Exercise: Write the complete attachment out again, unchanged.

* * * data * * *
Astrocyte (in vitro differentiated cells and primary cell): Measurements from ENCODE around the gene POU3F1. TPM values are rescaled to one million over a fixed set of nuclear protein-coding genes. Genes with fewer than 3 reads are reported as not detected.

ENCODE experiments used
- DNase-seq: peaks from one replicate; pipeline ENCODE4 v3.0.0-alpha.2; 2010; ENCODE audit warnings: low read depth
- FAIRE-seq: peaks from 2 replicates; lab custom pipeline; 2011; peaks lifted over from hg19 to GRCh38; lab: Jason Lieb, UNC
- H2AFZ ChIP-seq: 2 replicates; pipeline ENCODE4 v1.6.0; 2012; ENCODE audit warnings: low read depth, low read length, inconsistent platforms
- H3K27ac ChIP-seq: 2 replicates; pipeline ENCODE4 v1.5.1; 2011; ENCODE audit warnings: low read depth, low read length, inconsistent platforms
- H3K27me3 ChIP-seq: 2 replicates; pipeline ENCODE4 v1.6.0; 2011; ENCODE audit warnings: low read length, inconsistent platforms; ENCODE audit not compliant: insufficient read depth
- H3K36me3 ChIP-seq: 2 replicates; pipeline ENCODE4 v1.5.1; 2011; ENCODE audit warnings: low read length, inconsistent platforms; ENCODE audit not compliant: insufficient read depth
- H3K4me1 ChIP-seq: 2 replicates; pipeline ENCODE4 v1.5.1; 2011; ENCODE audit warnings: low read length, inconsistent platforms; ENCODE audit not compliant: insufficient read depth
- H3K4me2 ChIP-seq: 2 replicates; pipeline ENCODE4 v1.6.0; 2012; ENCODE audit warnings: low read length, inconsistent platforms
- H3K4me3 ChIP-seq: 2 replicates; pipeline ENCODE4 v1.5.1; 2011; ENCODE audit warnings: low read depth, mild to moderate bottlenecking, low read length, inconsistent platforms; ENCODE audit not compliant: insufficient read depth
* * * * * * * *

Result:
Astrocyte (in vitro differentiated cells and primary cell): Measurements from ENCODE around the gene POU3F1. TPM values are rescaled to one million over a fixed set of nuclear protein-coding genes. Genes with fewer than 3 reads are reported as not detected.

ENCODE experiments used
- DNase-seq: peaks from one replicate; pipeline ENCODE4 v3.0.0-alpha.2; 2010; ENCODE audit warnings: low read depth
- FAIRE-seq: peaks from 2 replicates; lab custom pipeline; 2011; peaks lifted over from hg19 to GRCh38; lab: Jason Lieb, UNC
- H2AFZ ChIP-seq: 2 replicates; pipeline ENCODE4 v1.6.0; 2012; ENCODE audit warnings: low read depth, low read length, inconsistent platforms
- H3K27ac ChIP-seq: 2 replicates; pipeline ENCODE4 v1.5.1; 2011; ENCODE audit warnings: low read depth, low read length, inconsistent platforms
- H3K27me3 ChIP-seq: 2 replicates; pipeline ENCODE4 v1.6.0; 2011; ENCODE audit warnings: low read length, inconsistent platforms; ENCODE audit not compliant: insufficient read depth
- H3K36me3 ChIP-seq: 2 replicates; pipeline ENCODE4 v1.5.1; 2011; ENCODE audit warnings: low read length, inconsistent platforms; ENCODE audit not compliant: insufficient read depth
- H3K4me1 ChIP-seq: 2 replicates; pipeline ENCODE4 v1.5.1; 2011; ENCODE audit warnings: low read length, inconsistent platforms; ENCODE audit not compliant: insufficient read depth
- H3K4me2 ChIP-seq: 2 replicates; pipeline ENCODE4 v1.6.0; 2012; ENCODE audit warnings: low read length, inconsistent platforms
- H3K4me3 ChIP-seq: 2 replicates; pipeline ENCODE4 v1.5.1; 2011; ENCODE audit warnings: low read depth, mild to moderate bottlenecking, low read length, inconsistent platforms; ENCODE audit not compliant: insufficient read depth